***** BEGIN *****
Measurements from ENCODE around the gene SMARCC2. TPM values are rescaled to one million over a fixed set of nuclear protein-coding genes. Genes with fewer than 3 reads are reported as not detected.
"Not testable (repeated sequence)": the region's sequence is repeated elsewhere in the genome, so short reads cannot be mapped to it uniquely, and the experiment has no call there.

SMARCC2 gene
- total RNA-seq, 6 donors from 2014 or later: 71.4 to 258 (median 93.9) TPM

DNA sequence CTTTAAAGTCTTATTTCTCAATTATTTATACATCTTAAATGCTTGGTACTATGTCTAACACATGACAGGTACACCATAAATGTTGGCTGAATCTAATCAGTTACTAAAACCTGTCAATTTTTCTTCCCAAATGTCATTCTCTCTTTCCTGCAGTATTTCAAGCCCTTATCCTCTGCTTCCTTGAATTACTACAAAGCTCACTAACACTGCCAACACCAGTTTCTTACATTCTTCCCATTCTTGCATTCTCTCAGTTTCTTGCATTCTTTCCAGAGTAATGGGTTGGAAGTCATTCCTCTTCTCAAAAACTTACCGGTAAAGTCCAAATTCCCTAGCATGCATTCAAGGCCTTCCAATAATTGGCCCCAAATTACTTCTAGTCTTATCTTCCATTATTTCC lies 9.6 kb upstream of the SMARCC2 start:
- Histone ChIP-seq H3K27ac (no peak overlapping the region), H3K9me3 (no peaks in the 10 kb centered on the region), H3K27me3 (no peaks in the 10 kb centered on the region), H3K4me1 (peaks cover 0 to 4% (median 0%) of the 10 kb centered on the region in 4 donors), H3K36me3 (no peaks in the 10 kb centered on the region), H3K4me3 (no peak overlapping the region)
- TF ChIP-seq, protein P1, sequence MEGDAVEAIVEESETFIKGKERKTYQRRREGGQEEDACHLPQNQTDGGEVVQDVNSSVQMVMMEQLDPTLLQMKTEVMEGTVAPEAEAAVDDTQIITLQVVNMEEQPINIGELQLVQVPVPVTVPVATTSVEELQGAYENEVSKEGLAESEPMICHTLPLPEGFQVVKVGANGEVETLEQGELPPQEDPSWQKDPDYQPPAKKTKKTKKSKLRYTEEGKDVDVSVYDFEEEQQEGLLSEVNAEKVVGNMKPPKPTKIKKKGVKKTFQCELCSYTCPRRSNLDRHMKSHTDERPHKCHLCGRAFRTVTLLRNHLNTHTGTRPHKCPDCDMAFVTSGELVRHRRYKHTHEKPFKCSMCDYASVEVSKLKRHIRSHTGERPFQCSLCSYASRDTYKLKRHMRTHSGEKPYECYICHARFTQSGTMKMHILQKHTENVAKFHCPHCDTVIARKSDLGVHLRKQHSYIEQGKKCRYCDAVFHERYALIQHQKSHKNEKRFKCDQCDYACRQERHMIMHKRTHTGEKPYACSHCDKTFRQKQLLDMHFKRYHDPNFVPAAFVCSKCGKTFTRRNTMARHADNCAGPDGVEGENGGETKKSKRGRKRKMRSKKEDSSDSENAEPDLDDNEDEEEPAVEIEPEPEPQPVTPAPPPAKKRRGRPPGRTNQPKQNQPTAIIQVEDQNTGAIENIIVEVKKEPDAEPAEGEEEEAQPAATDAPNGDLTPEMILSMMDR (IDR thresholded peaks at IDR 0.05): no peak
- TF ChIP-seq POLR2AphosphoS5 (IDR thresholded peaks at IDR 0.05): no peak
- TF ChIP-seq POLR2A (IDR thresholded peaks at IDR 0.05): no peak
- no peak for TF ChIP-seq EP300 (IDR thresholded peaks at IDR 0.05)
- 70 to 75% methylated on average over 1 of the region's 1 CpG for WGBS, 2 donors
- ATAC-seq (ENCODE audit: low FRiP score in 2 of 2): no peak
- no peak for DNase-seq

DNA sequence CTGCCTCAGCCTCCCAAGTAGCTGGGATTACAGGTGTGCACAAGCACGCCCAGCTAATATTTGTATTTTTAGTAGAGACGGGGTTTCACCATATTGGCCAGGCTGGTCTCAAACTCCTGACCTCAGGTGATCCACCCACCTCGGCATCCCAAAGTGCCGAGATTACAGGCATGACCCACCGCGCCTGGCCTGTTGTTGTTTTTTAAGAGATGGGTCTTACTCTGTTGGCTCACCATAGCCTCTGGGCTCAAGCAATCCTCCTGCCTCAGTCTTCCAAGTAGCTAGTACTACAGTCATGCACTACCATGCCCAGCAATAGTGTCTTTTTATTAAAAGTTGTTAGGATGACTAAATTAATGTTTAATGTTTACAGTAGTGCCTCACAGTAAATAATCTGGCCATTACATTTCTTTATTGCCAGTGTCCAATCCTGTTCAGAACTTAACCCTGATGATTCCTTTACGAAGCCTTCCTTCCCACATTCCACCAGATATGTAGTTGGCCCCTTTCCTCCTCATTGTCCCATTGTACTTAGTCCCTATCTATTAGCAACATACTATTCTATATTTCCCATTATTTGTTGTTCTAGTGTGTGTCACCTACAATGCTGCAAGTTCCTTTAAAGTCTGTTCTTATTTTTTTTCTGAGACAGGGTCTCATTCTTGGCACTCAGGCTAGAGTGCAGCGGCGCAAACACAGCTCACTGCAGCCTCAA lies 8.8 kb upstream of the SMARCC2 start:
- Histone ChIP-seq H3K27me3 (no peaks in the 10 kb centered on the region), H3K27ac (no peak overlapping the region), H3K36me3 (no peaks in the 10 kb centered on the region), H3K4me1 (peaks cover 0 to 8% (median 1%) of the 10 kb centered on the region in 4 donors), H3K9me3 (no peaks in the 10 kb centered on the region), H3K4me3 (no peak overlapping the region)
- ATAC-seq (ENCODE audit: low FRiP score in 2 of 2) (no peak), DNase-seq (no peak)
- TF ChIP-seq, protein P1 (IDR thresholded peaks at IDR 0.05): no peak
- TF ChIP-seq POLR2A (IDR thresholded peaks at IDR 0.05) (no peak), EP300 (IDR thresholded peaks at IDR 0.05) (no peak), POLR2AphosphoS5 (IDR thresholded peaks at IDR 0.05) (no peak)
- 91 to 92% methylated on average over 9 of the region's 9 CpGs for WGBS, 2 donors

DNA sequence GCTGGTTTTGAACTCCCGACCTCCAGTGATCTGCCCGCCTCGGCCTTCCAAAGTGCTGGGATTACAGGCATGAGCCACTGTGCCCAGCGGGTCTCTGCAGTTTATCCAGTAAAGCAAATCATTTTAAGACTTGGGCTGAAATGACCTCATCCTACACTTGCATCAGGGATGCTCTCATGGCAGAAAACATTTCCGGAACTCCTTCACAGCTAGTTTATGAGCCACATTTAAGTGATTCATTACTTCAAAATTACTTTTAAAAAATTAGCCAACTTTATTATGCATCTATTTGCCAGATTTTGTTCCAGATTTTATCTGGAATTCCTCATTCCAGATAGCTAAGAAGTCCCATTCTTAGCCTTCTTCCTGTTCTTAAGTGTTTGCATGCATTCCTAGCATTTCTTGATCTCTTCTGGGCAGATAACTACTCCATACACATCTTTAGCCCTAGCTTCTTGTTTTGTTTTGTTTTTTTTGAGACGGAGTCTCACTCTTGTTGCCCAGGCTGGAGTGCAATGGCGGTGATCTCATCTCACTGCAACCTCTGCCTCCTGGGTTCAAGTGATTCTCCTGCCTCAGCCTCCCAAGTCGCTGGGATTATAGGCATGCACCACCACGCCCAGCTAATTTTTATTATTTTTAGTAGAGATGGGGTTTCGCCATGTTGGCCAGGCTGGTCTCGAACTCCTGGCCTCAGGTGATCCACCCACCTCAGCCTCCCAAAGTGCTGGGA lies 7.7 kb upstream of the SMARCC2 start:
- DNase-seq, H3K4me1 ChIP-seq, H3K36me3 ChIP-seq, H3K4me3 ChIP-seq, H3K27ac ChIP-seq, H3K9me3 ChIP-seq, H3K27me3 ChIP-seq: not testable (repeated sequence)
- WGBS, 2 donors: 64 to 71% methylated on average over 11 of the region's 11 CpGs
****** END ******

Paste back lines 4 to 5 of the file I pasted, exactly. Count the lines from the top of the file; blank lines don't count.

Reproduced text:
- total RNA-seq, 6 donors from 2014 or later: 71.4 to 258 (median 93.9) TPM

DNA sequence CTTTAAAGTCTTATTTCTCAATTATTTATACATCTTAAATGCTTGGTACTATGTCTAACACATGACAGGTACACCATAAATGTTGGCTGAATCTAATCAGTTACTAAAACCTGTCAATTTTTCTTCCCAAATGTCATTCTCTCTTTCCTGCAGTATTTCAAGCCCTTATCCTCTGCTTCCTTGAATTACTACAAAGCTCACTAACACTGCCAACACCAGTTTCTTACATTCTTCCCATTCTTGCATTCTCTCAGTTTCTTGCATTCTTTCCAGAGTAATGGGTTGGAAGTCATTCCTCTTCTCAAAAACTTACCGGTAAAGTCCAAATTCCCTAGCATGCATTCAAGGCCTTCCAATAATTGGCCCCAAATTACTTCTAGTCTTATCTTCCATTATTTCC lies 9.6 kb upstream of the SMARCC2 start: